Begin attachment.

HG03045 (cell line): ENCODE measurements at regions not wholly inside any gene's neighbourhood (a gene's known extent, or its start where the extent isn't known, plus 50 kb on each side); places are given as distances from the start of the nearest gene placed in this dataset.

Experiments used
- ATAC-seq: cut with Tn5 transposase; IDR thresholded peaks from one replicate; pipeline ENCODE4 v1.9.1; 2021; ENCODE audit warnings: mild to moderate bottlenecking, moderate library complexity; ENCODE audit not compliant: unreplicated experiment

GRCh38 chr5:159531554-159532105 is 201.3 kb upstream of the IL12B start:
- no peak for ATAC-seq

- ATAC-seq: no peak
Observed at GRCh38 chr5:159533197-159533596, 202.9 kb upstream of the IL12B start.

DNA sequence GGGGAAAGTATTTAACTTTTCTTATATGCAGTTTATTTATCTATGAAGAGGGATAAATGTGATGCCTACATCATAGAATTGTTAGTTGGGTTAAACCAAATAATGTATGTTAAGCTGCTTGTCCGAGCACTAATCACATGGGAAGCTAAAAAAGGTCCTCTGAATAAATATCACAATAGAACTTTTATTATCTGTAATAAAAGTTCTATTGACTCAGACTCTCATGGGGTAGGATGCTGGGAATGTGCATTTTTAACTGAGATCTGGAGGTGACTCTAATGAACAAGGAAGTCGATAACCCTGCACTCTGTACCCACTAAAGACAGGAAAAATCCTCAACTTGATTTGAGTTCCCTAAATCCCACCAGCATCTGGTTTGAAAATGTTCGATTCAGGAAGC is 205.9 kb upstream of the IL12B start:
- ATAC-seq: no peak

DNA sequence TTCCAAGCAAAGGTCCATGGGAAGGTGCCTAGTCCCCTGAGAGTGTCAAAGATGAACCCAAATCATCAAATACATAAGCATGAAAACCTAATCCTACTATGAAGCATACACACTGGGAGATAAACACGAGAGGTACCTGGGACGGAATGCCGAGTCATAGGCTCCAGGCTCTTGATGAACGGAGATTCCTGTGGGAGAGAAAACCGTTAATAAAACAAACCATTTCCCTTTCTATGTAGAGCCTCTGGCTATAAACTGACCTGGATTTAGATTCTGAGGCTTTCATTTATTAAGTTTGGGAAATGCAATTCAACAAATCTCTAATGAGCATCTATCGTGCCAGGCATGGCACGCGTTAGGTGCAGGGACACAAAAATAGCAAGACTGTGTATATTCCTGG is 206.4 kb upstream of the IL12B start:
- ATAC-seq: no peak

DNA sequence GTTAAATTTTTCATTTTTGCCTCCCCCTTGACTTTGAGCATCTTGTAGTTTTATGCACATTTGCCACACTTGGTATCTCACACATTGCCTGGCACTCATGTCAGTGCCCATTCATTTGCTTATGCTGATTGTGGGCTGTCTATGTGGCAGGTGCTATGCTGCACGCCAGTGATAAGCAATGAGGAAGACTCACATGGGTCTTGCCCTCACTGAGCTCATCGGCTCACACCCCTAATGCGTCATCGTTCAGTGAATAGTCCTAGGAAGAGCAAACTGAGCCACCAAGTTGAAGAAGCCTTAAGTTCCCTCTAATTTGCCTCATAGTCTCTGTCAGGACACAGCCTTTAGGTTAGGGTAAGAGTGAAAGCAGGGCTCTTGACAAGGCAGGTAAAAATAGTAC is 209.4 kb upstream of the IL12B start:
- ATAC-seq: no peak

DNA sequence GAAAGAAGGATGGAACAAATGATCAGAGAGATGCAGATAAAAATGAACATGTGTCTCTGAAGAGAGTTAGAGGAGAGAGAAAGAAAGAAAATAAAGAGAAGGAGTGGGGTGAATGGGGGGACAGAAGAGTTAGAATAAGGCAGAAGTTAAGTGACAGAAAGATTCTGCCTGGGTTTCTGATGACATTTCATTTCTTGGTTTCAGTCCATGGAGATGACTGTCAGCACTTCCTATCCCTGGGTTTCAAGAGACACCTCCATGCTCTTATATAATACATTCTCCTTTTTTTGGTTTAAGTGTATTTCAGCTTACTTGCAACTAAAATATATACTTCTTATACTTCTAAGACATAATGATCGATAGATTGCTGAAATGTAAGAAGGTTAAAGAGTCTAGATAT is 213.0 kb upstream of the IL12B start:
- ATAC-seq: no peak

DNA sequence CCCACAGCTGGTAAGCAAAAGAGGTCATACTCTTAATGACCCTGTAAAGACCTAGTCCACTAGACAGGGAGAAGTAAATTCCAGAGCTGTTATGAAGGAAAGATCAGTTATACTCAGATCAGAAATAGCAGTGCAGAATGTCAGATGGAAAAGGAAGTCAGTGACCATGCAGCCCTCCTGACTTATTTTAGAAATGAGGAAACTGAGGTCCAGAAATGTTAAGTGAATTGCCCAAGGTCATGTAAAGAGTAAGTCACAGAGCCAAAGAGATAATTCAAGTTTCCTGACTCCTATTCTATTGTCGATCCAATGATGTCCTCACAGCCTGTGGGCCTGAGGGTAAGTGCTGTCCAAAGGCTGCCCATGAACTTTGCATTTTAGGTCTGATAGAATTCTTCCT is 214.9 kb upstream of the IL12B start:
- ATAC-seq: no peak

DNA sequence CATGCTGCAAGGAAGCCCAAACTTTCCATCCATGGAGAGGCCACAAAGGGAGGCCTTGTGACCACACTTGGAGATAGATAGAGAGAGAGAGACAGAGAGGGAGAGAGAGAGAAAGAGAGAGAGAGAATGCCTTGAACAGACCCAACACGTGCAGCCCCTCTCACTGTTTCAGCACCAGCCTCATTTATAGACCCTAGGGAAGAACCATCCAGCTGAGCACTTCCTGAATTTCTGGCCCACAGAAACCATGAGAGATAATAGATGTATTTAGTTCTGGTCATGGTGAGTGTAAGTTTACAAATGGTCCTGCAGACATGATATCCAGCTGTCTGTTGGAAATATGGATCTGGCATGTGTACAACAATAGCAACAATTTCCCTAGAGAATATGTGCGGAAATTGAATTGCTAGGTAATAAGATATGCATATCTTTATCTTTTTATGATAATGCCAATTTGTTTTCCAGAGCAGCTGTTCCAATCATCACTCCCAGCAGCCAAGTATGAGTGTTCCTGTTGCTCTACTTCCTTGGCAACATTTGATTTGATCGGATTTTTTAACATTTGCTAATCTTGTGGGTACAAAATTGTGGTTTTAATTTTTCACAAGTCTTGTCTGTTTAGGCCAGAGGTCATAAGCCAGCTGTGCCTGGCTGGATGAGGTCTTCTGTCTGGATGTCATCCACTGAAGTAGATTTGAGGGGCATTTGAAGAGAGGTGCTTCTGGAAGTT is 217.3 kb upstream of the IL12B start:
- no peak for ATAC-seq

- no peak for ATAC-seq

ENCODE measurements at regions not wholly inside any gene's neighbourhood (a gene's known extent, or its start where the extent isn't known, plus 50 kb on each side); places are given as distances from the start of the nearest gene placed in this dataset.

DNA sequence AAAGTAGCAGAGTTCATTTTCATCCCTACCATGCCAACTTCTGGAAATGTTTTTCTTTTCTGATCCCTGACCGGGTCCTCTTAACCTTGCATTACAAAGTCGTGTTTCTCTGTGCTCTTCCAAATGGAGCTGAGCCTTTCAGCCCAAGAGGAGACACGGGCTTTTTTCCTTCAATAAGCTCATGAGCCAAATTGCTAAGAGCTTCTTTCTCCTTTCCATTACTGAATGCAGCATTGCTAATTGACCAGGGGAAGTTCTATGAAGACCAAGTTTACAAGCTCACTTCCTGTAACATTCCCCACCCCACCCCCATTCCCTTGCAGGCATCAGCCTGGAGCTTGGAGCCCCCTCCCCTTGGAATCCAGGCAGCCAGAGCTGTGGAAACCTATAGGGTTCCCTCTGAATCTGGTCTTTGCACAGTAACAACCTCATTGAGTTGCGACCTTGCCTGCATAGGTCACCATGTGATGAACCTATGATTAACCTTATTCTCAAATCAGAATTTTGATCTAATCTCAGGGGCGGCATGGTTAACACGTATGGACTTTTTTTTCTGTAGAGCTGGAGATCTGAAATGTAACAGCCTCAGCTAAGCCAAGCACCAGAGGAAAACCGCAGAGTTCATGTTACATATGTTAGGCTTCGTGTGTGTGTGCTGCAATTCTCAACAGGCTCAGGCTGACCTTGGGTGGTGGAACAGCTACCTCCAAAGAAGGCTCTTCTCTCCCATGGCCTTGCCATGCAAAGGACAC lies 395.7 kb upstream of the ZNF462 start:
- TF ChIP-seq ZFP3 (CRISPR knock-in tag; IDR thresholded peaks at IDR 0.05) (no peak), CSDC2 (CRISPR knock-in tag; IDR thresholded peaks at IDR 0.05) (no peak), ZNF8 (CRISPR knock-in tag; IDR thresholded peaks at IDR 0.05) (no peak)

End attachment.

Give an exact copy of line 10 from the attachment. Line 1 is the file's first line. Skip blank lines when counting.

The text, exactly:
DNA sequence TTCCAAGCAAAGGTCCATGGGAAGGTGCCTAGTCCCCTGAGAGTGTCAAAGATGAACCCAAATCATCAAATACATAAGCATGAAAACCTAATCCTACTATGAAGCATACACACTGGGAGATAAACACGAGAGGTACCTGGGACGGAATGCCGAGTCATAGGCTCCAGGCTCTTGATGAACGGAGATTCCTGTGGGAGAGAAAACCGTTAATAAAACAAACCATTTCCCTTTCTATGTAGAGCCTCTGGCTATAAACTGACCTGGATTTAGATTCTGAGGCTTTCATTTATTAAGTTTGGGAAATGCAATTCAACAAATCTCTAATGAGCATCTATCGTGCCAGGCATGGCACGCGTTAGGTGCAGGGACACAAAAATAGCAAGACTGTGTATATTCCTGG is 206.4 kb upstream of the IL12B start: